Assuming you have them, are you reaching your health and fitness goals? Maybe your jeans are roomier or the number on the scale is lower. Those are amazing successes that you definitely should celebrate pronto—maybe with a new pair of jeans. But what happens next? And what happens if those jeans are still tight, or the number on that scale won’t budge in the preferred direction?
Tracking your progress is one of the best ways to guarantee success in any endeavor, and when it comes to health and fitness, there are many variables worth tracking. Here are a few of the most important—
There’s the scale, of course. But as you probably know, the scale does not know the difference between fat and muscle, tendons and bone, intestines and brains, blood and bile. You get the gruesome picture.
If you’re strength training, and I highly recommend that you make strength training the cornerstone of your exercise program (ahem!), then you are building muscle mass. A pound of muscle weighs the same as a pound of fat, people. It just takes up less space because it’s denser. More compact. With this in mind, your pants may start to fit better, but the number on your scale might not lower dramatically.
What to do?
Get out the tape measure. And the camera.
Measure your goal-oriented body parts monthly. Keep the measurements in one place—a journal, spreadsheet—whatever suits you. To guarantee objectivism, take photographs, too. Try to wear the same thing and use the same camera placement and lighting each time. The tape measure might not always wrap around you precisely the same way but the camera, as they say, don’t lie.
Body fat percentage. Caliper-style. Have your trainer or someone who knows his or her way around a body-fat caliper measure yours. This is a great—and cheap—tool to use to measure your progress.
On to the fitness portion—
Once a month measure your progress on your most coveted moves. Time your pushups for a minute once a month to see how many you can bang out. Do the same with jump squats, wall-sits, sit-ups, sprints—whatever it is that makes you feel like a superhero. You’ll be competing with the most worthy adversary—yourself. How will you achieve victory without tracking? How will you know if you’re winning or losing? Exactly.
This by far is the one element that people hate the most. It seems daunting, counterintuitive, tedious and boring. Maybe it is, but if I had to choose only one variable for you to track it would be this. So own up and do it. You’re already sweating. Already committing. Take this most necessary of steps and watch your progress explode.
Here’s how to do it without driving yourself batty.
- Sign up at myfitnesspal.com.
- Set your goals—calories, protein, fat and carbohydrates are mandatory. Find out how to calculate your caloric needs (try one of these: Calories Per Hour, Accurate Calorie Counter, or Total Energy Expenditure).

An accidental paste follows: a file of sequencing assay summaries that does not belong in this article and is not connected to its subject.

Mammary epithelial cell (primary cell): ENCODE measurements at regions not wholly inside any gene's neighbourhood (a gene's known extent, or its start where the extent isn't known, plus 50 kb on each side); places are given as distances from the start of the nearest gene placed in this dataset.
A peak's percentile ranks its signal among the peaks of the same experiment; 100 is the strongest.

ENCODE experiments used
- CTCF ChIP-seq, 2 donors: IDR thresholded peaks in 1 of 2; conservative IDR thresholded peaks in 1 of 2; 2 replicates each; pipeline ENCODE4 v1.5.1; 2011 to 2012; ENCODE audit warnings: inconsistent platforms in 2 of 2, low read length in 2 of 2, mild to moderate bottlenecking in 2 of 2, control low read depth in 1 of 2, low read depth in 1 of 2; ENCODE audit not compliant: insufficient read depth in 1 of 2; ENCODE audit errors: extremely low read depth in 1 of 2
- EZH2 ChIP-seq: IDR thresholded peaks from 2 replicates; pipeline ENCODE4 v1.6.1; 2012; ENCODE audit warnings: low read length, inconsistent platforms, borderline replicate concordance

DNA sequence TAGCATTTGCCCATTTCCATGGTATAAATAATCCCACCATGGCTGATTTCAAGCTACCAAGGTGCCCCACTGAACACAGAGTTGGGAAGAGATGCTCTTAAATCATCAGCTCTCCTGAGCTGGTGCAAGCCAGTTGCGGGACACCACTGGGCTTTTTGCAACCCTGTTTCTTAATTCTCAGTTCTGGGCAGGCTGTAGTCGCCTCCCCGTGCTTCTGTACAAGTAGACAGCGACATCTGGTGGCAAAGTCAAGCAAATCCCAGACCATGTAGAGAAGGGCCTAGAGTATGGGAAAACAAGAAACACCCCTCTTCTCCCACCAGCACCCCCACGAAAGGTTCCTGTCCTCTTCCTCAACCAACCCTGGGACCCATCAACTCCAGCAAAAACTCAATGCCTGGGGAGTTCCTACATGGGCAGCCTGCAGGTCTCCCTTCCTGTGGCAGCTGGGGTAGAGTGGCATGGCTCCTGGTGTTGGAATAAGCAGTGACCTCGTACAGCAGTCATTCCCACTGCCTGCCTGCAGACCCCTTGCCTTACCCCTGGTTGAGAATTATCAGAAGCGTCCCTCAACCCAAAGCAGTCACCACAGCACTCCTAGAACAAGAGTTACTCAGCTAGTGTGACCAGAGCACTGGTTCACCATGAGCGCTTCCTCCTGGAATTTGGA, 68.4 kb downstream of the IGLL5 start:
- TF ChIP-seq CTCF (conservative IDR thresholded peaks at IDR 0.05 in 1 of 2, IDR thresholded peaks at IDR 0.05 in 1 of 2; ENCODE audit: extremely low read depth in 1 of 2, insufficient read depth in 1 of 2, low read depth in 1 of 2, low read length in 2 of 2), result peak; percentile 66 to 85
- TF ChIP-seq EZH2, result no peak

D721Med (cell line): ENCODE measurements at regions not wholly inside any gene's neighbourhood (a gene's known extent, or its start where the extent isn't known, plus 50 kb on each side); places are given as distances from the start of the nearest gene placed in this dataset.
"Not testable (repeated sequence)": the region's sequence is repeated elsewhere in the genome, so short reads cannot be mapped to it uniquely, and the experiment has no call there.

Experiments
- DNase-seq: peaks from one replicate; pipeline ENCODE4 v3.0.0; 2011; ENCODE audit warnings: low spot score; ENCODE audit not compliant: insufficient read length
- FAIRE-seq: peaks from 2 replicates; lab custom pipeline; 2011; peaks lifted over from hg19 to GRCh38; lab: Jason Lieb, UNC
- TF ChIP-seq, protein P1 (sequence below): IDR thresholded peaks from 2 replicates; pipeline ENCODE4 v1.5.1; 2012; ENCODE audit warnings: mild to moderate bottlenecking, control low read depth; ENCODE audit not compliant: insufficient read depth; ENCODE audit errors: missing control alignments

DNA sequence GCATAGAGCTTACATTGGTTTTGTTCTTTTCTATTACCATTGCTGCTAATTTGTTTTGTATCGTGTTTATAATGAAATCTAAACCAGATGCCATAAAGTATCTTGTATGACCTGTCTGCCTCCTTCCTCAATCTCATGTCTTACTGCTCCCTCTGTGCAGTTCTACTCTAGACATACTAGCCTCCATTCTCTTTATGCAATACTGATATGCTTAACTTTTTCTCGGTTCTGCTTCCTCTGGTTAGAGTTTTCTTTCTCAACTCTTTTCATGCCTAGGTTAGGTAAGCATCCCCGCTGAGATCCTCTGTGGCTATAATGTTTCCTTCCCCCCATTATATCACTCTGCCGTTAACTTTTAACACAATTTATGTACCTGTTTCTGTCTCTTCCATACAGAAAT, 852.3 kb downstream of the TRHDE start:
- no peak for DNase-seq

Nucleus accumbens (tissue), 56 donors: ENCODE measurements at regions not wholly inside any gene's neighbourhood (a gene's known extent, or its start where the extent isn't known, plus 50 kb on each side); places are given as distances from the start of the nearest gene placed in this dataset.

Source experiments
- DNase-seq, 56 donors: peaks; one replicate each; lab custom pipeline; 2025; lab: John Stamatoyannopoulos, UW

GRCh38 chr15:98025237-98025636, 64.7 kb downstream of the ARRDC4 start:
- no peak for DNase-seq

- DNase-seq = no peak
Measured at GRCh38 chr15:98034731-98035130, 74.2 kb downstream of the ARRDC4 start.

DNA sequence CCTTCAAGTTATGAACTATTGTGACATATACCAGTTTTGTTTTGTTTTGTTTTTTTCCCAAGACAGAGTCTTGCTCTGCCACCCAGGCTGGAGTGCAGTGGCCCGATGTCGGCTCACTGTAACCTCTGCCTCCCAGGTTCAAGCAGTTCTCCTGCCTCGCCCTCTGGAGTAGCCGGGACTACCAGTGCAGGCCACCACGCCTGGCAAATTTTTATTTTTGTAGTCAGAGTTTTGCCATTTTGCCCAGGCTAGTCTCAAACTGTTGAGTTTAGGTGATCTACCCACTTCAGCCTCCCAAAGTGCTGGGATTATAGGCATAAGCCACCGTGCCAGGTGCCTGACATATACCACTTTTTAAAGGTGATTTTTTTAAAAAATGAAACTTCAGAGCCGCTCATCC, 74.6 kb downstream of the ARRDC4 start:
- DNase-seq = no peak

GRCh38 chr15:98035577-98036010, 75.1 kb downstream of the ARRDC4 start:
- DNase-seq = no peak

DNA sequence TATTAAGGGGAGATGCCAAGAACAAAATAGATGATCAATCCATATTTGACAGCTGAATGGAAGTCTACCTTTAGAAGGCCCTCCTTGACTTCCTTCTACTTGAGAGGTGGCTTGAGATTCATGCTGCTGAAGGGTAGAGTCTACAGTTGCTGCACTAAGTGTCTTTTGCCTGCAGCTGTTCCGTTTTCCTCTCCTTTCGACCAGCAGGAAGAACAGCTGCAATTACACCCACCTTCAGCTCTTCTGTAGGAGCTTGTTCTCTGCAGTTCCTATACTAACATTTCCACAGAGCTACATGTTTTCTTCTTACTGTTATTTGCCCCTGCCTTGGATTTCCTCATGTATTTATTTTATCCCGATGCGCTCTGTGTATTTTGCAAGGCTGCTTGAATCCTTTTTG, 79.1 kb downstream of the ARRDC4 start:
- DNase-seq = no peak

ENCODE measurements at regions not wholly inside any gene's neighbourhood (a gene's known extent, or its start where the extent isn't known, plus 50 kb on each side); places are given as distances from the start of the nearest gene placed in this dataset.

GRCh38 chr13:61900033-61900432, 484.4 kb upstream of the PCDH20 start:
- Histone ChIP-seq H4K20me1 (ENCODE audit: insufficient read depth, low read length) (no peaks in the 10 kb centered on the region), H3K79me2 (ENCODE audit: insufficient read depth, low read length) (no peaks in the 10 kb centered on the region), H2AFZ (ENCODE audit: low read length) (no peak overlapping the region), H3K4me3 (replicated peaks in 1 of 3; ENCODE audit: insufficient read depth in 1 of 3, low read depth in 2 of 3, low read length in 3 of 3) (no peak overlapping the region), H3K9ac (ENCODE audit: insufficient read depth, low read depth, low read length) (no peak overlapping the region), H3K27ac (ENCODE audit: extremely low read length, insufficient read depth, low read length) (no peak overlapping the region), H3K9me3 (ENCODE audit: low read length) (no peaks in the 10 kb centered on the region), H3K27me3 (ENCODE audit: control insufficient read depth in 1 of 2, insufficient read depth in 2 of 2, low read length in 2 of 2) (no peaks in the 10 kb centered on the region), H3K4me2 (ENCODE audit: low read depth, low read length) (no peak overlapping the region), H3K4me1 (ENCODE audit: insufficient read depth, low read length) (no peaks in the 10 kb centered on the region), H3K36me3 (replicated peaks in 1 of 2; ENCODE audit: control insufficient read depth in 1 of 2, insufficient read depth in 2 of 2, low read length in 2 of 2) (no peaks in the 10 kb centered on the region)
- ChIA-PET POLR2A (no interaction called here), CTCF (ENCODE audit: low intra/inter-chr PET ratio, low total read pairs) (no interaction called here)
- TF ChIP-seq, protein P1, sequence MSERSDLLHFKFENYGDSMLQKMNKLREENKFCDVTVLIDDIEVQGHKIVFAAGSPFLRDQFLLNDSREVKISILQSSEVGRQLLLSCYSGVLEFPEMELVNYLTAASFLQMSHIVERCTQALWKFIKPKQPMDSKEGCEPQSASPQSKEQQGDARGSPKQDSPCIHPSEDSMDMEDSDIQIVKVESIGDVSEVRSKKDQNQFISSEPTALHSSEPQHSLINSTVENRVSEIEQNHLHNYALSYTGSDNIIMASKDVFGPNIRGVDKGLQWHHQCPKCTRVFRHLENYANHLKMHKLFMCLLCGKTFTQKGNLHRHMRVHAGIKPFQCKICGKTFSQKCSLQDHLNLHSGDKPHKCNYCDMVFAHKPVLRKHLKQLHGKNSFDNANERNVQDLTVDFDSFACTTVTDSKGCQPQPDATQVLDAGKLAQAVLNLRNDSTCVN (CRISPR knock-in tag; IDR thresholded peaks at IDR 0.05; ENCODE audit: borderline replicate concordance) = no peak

- Track every little morsel that goes in your mouth for two weeks. Roll your eyes, curse at your refrigerator, but commit to it. It’s only two weeks!
Tracking slows you down and brings out your inner judge. You’re more likely to weigh your options, both figuratively and literally—and yes, weighing your portions is a decent way to figure out how many servings of rice you’re about to consume or how much protein there is in that turkey burger. For the record, meat has six to seven grams of protein per ounce. Aim to eat your lean body weight in protein grams. This is not to say that you should allow yourself to morph into a socially decrepit OCD eating disordered loony, but tracking and weighing will educate you about serving sizes. Once you have an idea, you can back off and become more intuitive about it.
People who track their food are more likely to eat less. Knowing you have to log it might make that cookie sitting on your kitchen counter more trouble than it’s worth. Same with eating out, and most people know by now that eating home cooked meals are often more nutritious and lower calorie than the fare you grab out there. Tracking keeps you from BS’ing yourself. “It’s just a cupcake,” becomes, “It’s a meal’s worth of calories”.
One more benefit of tracking is that you will become your own science experiment. By tracking your nutrition and your body composition you will know what works and what doesn’t, and you’ll have documented it so that you can repeat the formula that works for you and toss the formula that failed.
On the fitness side of things, you’ll be able to increase your weight, sets and reps (i.e., volume) at a healthy rate that will prevent injuries and build a steady stream of strength. You’ll be able to compete against yourself—and win, and by tracking your mood and energy level before, during and after your workouts (along with your nutrition), you’ll learn about proper pre-workout hydration and nutrition, and know when it might be best to back off.
Ask yourself—How badly do I want it? A tight butt. Sculpted shoulders. A 40-kilo goblet squat. A half-marathon personal best. Is it worth spending a few minutes per day documenting? You bet your sweet a** it is!